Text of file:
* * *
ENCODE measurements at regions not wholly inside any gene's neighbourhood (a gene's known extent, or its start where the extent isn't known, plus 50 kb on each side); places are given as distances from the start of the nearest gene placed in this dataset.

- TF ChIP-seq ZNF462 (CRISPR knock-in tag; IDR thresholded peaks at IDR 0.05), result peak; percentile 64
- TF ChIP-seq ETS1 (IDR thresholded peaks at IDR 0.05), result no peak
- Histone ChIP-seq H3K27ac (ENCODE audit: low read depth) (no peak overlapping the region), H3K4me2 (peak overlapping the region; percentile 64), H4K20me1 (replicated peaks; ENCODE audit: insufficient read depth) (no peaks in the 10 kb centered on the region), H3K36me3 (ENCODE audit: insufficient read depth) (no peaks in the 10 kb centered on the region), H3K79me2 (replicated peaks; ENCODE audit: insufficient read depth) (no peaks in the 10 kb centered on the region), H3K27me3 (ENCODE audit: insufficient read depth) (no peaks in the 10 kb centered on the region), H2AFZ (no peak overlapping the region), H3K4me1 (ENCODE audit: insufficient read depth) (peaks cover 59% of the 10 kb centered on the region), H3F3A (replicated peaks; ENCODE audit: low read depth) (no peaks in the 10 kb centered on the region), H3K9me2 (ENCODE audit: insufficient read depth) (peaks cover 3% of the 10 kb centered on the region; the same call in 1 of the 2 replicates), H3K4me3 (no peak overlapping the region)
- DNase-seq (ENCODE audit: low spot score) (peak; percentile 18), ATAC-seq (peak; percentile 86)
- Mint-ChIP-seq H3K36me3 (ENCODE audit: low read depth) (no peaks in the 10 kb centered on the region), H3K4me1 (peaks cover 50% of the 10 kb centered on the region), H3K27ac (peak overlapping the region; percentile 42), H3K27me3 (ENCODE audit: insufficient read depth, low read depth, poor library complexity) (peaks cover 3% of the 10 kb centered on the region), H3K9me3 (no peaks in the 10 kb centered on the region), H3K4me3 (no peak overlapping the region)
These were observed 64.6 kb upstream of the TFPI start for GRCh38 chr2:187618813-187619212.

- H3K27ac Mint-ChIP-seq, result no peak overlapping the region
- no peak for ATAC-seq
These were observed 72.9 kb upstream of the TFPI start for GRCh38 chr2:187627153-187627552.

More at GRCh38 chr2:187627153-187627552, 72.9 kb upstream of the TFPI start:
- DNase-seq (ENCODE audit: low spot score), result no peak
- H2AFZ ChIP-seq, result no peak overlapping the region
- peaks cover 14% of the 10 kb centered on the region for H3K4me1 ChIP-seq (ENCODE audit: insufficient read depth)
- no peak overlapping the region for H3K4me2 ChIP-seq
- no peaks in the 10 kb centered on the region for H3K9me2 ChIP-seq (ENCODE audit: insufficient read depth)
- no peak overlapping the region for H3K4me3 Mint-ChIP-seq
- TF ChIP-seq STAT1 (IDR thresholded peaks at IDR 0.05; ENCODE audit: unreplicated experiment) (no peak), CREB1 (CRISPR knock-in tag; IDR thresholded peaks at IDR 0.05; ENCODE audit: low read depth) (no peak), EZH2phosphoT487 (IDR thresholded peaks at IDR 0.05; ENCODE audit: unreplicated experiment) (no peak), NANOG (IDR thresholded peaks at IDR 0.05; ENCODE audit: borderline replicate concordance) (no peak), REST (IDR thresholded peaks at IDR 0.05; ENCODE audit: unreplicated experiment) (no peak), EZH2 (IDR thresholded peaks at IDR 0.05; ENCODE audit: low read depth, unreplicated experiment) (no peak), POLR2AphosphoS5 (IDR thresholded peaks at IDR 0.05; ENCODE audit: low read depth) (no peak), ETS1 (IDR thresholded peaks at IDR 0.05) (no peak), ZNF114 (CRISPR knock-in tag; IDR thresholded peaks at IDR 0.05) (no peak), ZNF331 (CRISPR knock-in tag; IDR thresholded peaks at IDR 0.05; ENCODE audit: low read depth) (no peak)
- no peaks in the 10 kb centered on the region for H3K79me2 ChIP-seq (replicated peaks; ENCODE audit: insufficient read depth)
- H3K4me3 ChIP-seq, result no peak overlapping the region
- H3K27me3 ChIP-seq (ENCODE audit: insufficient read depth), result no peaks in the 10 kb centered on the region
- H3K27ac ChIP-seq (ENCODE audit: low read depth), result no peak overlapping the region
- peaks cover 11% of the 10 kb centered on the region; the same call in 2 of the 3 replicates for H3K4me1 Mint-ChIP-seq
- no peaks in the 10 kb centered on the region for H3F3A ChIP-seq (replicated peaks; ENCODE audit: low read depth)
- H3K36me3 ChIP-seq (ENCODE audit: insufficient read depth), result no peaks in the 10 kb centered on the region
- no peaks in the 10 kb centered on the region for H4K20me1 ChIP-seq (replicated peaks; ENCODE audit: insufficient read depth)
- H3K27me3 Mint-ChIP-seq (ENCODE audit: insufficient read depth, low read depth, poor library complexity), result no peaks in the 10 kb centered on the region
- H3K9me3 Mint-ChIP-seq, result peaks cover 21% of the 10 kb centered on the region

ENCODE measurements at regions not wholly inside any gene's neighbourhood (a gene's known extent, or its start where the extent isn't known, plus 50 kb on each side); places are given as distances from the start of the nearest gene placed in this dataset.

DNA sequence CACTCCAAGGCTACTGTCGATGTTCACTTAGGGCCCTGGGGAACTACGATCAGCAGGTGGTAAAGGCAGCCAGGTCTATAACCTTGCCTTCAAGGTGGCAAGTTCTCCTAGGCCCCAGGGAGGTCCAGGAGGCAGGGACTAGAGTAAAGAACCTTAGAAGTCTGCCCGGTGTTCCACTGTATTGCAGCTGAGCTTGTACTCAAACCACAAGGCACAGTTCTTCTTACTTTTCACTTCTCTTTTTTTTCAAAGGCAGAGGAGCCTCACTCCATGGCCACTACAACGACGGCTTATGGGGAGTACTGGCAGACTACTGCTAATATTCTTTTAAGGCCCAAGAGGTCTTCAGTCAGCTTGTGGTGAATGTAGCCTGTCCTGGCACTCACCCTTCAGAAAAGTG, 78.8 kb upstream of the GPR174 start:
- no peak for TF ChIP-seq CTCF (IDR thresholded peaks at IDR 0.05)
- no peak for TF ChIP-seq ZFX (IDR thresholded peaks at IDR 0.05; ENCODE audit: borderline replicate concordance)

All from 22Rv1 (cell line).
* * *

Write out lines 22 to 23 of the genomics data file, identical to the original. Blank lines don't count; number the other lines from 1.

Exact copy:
- H3K27ac ChIP-seq (ENCODE audit: low read depth), result no peak overlapping the region
- peaks cover 11% of the 10 kb centered on the region; the same call in 2 of the 3 replicates for H3K4me1 Mint-ChIP-seq